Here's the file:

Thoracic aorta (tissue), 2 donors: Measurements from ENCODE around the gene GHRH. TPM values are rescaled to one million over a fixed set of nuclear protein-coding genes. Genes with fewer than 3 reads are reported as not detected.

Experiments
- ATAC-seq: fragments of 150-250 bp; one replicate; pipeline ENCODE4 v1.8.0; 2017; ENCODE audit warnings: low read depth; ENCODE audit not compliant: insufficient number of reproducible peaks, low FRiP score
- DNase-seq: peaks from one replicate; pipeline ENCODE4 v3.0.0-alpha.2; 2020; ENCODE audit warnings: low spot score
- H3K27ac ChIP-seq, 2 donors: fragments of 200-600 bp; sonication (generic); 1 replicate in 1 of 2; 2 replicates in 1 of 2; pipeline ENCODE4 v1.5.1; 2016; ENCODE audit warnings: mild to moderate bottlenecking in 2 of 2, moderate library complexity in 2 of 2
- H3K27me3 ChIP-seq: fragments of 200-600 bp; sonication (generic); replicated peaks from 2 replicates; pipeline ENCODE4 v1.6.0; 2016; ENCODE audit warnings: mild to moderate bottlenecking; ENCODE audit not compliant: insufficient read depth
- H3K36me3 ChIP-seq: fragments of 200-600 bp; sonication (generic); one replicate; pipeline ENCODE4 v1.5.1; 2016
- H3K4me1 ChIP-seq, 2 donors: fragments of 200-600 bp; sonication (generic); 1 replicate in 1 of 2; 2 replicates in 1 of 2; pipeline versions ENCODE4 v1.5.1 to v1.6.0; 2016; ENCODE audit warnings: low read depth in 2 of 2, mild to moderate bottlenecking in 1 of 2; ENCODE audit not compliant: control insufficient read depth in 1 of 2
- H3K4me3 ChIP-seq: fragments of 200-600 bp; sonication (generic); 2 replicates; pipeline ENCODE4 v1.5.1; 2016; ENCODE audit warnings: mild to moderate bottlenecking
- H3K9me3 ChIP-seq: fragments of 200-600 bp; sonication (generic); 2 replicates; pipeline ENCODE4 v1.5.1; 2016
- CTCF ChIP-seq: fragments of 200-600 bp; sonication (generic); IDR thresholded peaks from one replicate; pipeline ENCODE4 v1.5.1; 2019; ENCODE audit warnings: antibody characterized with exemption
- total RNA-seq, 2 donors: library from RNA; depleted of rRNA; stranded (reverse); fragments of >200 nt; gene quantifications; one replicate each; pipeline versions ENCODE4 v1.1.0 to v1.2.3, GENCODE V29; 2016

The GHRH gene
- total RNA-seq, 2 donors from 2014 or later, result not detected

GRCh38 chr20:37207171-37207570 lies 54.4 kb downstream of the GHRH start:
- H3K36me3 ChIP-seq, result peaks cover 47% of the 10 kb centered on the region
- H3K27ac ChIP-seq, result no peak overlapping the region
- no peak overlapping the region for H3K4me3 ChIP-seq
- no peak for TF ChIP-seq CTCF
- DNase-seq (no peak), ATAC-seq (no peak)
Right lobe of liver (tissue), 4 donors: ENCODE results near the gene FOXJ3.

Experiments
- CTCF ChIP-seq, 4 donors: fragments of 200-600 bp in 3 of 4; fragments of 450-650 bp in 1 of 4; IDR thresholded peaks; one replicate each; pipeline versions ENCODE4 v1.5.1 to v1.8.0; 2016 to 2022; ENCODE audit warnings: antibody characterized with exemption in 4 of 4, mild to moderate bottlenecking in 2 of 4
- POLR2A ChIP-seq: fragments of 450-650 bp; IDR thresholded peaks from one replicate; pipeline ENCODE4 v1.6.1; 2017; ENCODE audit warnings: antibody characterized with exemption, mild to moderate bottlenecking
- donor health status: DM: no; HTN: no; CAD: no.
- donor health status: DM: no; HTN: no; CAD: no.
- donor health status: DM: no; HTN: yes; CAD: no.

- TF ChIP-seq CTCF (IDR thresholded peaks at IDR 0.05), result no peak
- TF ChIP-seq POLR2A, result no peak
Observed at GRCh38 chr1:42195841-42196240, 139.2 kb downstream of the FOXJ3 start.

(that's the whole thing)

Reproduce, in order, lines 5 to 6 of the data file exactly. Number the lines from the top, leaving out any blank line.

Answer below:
- H3K27ac ChIP-seq, 2 donors: fragments of 200-600 bp; sonication (generic); 1 replicate in 1 of 2; 2 replicates in 1 of 2; pipeline ENCODE4 v1.5.1; 2016; ENCODE audit warnings: mild to moderate bottlenecking in 2 of 2, moderate library complexity in 2 of 2
- H3K27me3 ChIP-seq: fragments of 200-600 bp; sonication (generic); replicated peaks from 2 replicates; pipeline ENCODE4 v1.6.0; 2016; ENCODE audit warnings: mild to moderate bottlenecking; ENCODE audit not compliant: insufficient read depth